"Not Hollywood does what compelling ethnographies do: it helps us better understand the human complexities of something we simplistically thought we already knew. As a result, the Sundance 'scene' documented here sometimes feels like 'The Emperor’s New Clothes' and, at other times, like truly engaged progressive politics and effective cultural critique. Required reading in film and media studies, but relevant far beyond those fields."
(John Thornton Caldwell, author of Production Culture: Industrial Reflexivity and Critical Practice in Film and Television
"Once again, Sherry B. Ortner takes us on an exploratory trip to an unexpected place: this time it's the 'media world' of American independent filmmakers. She reveals the cultural and emotional logics of passion, independence, and creativity that drive Gen X cineastes to max out their credit cards and push their friendships to the limit to create their own compelling visions of American life in films that are definitively 'not Hollywood.' Ortner never compromises her theoretical arguments, yet her clear and entertaining writing style makes this highly original book accessible to readers in anthropology, media and film studies, and American studies, as well as the interested public."
(Faye Ginsburg, Director, Center for Media, Culture, and History, New York University)
"Turning a sharp anthropologist's eye on a surprising subject, Sherry B. Ortner does for American independent film what Clifford Geertz did for Bali. Her outsider perspective allows her to raise and answer questions that most filmmakers, film historians, and audiences don't know exist."
(Peter Biskind, author of Down and Dirty Pictures: Miramax, Sundance, and the Rise of Independent Filment Film
“For a general overview of American independent cinema and how it fits into broader changes in U.S.society as a whole, Ortner’s book offers a comparatively light yet thoroughly engaging study.”
(Alison Frank Film Quarterly
“[T]his is an accessible, enjoyable and original study which will interest anyone concerned with the relationship between culture and economic forces, and which makes a distinctive contribution to the current anthropology of neoliberalism. Finally, it will awaken your curiosity about the range of American independent film, and encourage you to test your own thoughts and reactions against Ortner’s analysis – which is, no doubt, just as its author would wish.”
(Fenella Cannell Anthropology of This Century
“An original interpretation of film and public culture that addresses the nexus of anthropology and film studies. Best suited for anthropologists interested in contemporary visual culture and film professionals looking for perspective outside the film industry.”
(Robin Chin Roemer Library Journal
“[A]n excellent account of how value is formed by and for independent cinema via the producers who drive the productions into the marketplace. The sociological-ethnographic focus on production in the book amounts to an excellent contribution to the understanding of the process of production in the sector, rather than simply its products. Ortner’s book is also highly readable and engaging, and will provide an excellent text for anyone who teaches undergraduates in either practice- or theory-based production studies.”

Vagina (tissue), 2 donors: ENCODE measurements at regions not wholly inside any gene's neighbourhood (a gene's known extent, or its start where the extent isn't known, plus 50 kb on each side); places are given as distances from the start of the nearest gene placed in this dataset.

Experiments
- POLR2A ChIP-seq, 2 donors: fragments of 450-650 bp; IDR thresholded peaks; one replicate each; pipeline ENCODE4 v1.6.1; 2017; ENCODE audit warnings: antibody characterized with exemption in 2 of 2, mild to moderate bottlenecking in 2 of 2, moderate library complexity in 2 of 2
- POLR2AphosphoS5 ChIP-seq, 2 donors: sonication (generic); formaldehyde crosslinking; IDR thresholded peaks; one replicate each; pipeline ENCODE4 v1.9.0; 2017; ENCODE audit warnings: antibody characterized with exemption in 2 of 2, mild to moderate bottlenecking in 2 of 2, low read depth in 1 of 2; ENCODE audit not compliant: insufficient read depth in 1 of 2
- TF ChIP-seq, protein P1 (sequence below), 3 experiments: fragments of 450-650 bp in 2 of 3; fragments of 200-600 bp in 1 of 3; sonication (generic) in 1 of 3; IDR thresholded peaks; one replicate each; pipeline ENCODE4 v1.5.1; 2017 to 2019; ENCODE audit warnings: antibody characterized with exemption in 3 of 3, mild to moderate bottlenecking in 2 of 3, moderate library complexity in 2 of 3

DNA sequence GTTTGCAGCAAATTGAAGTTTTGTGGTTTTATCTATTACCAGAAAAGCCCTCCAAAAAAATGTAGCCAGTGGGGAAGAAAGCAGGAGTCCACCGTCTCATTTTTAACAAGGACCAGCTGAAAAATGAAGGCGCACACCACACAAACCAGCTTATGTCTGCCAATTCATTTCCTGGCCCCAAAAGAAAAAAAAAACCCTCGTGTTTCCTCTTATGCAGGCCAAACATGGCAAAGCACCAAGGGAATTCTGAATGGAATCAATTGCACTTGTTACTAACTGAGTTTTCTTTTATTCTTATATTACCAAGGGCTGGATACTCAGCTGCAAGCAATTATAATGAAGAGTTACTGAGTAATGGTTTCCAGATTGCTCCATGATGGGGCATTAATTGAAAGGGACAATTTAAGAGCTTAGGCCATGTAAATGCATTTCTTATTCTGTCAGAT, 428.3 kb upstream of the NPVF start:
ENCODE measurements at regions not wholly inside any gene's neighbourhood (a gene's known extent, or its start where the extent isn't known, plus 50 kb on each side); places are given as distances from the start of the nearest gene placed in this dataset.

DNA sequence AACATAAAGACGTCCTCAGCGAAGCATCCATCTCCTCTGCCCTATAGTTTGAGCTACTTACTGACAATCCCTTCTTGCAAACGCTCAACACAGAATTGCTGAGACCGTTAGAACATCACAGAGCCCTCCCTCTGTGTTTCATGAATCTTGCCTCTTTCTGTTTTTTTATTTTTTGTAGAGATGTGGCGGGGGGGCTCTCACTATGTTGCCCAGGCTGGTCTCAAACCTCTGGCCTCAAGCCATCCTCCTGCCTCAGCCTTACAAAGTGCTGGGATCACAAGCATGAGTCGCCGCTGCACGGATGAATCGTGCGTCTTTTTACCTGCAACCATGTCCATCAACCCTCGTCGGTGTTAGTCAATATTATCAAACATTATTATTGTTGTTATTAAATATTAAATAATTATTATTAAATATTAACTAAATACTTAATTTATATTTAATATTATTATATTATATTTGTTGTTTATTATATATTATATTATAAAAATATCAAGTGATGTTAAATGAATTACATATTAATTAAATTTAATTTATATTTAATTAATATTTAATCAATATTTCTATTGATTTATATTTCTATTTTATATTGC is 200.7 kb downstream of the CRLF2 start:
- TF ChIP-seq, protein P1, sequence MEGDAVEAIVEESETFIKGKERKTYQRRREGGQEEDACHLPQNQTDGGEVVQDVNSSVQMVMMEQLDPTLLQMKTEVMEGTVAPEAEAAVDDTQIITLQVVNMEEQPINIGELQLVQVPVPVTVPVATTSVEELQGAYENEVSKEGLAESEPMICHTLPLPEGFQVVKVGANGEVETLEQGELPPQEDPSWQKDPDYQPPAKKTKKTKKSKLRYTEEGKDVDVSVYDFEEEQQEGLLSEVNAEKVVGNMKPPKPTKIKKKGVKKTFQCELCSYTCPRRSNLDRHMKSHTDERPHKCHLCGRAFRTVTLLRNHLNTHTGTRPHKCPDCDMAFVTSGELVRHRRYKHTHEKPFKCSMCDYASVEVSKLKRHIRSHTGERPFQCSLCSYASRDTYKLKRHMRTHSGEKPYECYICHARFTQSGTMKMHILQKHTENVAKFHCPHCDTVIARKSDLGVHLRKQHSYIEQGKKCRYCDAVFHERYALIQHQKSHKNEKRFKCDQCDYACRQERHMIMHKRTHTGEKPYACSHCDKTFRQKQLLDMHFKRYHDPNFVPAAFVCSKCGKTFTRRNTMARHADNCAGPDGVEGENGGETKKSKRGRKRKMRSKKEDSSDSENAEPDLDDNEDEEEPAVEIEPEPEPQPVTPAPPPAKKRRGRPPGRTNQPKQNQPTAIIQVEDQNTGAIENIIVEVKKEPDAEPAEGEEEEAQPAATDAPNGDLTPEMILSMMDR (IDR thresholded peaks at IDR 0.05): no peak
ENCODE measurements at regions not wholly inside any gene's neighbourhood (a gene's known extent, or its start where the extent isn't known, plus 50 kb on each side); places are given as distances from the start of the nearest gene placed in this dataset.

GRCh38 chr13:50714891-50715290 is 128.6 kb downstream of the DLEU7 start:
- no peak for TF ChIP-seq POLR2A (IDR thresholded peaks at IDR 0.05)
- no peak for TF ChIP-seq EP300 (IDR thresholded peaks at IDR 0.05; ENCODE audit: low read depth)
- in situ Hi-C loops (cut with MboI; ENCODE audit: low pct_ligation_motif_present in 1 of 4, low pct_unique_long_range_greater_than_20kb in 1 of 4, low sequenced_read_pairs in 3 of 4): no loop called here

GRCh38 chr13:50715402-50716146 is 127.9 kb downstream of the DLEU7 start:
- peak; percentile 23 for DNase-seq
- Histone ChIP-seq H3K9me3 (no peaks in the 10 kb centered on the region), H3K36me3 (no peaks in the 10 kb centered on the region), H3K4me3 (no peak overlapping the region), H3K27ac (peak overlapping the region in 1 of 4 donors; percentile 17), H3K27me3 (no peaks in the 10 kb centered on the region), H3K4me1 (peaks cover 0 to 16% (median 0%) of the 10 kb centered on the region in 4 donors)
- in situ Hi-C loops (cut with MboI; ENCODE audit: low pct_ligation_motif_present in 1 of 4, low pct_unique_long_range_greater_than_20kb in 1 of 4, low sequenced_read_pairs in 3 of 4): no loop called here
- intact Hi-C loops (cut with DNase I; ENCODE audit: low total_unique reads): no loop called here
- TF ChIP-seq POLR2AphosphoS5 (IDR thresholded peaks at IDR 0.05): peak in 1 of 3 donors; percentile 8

(Steven Rawle Scope
“The major accomplishment of Not Hollywood is the way Ortner seamlessly pulls together her analyses of independent film, neoliberalism, generation and class. The result is a timely and insightful book.”
(Lara McKenzie PopAnth
“Not Hollywood is an outstanding example of how anthropology could foster non-conventional perspectives in the study of film, and of contemporary ‘Western’ societies more generally. Ortner is successful in constructing a fundamentally anthropological analysis, taking seriously the world of film production as any other cultural phenomenon. This book constitutes one of the rare published studies about film production from an anthropological perspective, and is thus a greatly appreciated and major contribution to the field of media anthropology.”
(María-Paz Peirano Journal of the Royal Anthropological Institute
“Ortner once again contributes much-needed analysis to understanding social class in the United States. Expertly combining a Geertzian approach to culture with a Marxist and Gramscian approach to power, she explores the links between the transformation in American class structure over the past four decades and the cultural shifts of our neoliberal age. Ortner is, as ever, brilliant at making difficult concepts accessible. At a moment when it may seem that anthropologists could have little more to say about neoliberalism, she uncovers its cultural effects in a clear, insightful, and absorbing way.”
(Naomi Schiller American Ethnologist